I preface my remarks by saying I’m opposed to the use of the name “Karen” as a derogation. Objections to my objection are typically of two types, the “get over yourself” dismissal type, and the type that adduces names such as “John” and “Dick” as exhibits A and B, respectively, in the prosecution’s case.
I have something to say to both replies. In the case of the first, there’s nothing about me that I need to “get over” because it isn’t about me. Every woman named Karen that I know hates the expression. One even told me she used to love her name and now she detests the sound of it, even when spoken by an ally in a friendly way.
So go tell the Karens of the world to “get over it” while you’re in the dismissal business, “Jack.” They’re the ones who are paying the price for your words, not me. And while you’re at it, explain to me why you’re too lazy to come up with a word or expression different from “Karen” to describe a racist asshole. Come to think of it, why won’t “racist asshole” do?
I don’t know where to begin with the second justification, because that’s the one that appears the most obtusely stillborn to me. It’s like saying since other people’s names are unfairly open to abuse and bullying — however seldom they are employed in that way — what’s the harm of creating another one? It’s a stupid rationale for continued mindless parroting of a meme that is also distinctly misogynistic. But, if you want to be a mindless parrot you certainly can. It’s a free country.
Which brings me to my point. My piece is titled “The price of free speech,” so you might be justified in turning the whole thing back on me and saying, “Using the name ‘Karen’ in a derogatory way is your price for my free speech, it’s the price all people named Karen must pay, for that matter.” Fair enough. But therein is the crux of the whole problem, and the whole motivation for my need to write this.
Of course you have the legal right to go on using it. In fact, even if I could stop you from using it I wouldn’t, because I regard free speech as sacred, even more sacred than the people you harm by abusing the name Karen. But what you may not clearly comprehend just now is my contempt for you for your using it is also part and parcel of my free speech, and that’s the price you get to pay. Understood?
It’s the other side of the coin you see. Free speech always comes with a price tag. We all love it when freedom of speech is on our side, and hate it when it’s not, and, either way, it comes with an inevitable cost. Donald Trump is a case in point. He wants the freedom to insult and abuse and lie about people as much as he likes, but he also wants journalists and pundits jailed and murdered when they call him on it, or when they insult and abuse him back, or when they fall short of giving him the love he so desperately needs. He doesn’t want to pay the price of freedom of speech, he only wants to profit from it. Freedom of speech is just another business transaction to him.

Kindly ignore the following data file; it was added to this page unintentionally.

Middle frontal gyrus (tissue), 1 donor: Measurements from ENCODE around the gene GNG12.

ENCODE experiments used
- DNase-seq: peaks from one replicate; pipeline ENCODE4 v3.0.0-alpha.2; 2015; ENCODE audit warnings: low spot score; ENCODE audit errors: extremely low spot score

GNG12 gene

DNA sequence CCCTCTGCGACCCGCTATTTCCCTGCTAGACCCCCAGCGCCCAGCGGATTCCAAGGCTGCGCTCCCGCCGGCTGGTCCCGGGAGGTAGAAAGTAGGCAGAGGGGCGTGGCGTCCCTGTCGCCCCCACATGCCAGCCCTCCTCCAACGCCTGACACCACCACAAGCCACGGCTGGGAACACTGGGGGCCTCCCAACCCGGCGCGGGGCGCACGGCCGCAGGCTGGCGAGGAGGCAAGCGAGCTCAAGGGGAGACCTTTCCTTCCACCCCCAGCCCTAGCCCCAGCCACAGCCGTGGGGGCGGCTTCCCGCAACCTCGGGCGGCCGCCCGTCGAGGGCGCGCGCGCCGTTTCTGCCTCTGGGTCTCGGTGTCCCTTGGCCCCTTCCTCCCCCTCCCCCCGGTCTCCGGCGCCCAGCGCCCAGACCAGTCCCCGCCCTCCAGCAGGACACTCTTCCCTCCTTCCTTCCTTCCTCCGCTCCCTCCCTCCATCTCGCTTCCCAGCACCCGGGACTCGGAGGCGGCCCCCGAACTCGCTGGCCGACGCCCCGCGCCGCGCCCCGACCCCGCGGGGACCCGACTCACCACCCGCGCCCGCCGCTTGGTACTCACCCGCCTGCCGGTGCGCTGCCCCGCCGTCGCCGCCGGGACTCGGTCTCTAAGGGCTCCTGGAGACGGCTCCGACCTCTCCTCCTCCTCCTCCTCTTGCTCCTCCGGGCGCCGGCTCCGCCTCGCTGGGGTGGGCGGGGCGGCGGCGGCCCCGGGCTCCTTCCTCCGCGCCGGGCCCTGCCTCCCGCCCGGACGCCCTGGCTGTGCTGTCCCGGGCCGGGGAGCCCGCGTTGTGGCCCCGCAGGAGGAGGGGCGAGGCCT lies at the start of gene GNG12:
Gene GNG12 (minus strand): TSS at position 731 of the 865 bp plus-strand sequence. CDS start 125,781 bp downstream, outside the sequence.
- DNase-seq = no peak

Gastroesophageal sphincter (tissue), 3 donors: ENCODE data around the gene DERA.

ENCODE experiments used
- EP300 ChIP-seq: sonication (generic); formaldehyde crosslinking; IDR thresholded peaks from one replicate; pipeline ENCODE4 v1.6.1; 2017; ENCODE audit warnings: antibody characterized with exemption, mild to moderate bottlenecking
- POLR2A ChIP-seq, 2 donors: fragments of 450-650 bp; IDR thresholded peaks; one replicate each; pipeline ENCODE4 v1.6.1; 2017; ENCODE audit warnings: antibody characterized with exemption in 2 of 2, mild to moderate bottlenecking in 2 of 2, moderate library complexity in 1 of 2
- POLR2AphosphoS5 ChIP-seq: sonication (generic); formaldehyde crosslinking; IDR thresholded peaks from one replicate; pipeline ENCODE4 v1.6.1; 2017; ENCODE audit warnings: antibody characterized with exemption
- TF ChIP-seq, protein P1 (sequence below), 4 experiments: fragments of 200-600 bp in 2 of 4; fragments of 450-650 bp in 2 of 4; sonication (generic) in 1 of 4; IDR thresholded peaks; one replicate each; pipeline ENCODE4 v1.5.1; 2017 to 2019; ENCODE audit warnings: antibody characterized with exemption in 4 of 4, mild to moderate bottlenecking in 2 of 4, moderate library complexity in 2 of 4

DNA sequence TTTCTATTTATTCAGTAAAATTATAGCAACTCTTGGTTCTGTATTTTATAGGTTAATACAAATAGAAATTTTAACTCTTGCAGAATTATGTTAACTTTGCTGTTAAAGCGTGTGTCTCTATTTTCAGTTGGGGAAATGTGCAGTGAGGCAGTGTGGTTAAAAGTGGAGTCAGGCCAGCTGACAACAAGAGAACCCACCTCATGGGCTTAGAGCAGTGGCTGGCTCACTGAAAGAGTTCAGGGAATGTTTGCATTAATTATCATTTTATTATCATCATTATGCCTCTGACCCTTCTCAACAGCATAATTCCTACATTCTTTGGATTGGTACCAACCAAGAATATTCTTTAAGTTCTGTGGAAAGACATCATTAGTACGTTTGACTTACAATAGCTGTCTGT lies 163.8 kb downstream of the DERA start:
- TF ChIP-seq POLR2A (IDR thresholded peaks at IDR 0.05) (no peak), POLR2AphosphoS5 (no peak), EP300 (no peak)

Not only is free speech a thing that few are willing to pay for, many people don’t even understand what it is, or that it is, in fact, anything but “free.” Free speech is your Constitutional right to say or write anything you want provided that it doesn’t violate certain legal statutes pertaining to incitement, hate speech and conspiracy to commit a crime.
But that’s all it is. It doesn’t mean you are also entitled to immunity from social scorn. It doesn’t mean that you are entitled to remain a member of a private club (such as Facebook or twitter) if your speech violates the rules of that club. It doesn’t mean we have to like you no matter what you say.
You still have to pay for your food when you get up from the table. Free speech isn’t part of the welfare state. It comes with a price tag. If you don’t want to pay the price, that doesn’t make you a “prisoner of conscience,” it just makes you an asshole who wants others to pay a price that you’re unwilling to pay.
I think the reason so many people are confused about this is because they think that social scorn is an infringement on their freedom of speech. It’s not. I attract social scorn every day from Trump supporters and certain malcontents on the Left who look for reasons to disagree with me. None of it limits my right to freedom of speech in any way. If my opinions become so universally odious everyone stops listening to me that doesn’t constitute infringement, it constitutes a drastic loss in popularity. Freedom of speech also implies freedom from speech.
But it would constitute infringement if I were jailed for my speech, provided again that the speech in question didn’t constitute hate speech, incitement or criminal conspiracy. Don’t confuse social scorn with incarceration if you don’t want to attract even more scorn than you already have. They are not the same, and shame on anyone who thinks they are.
Martin Luther King’s speech was infringed when he wrote his justly famous “letter from Birmingham” from a Birmingham jail cell. Nelson Mandela’s speech was infringed when he was jailed for 27 years for daring to suggest that apartheid was a social evil. Your being put in Facebook jail for 3 days ain’t the same thing. Get the difference?
Not to worry, though. If by some miracle or some highly unlawful act of fraud and corruption Donald Trump should win a second term, you might, sooner rather than later, find out what free speech infringement really is. Because if he could have his way Trump would take your free speech away from you just because he doesn’t like you. He would even take your life away if he could. We know this for certain because he said so.
That is why (and here I am exercising my right to free speech) you must vote for Joe Biden on November 3rd, and if you don’t you will attract a great portion of public scorn — and you will deserve every ounce of it, too. And, as ever, ladies and gentlemen, brothers and sisters, comrades and friends, stay safe.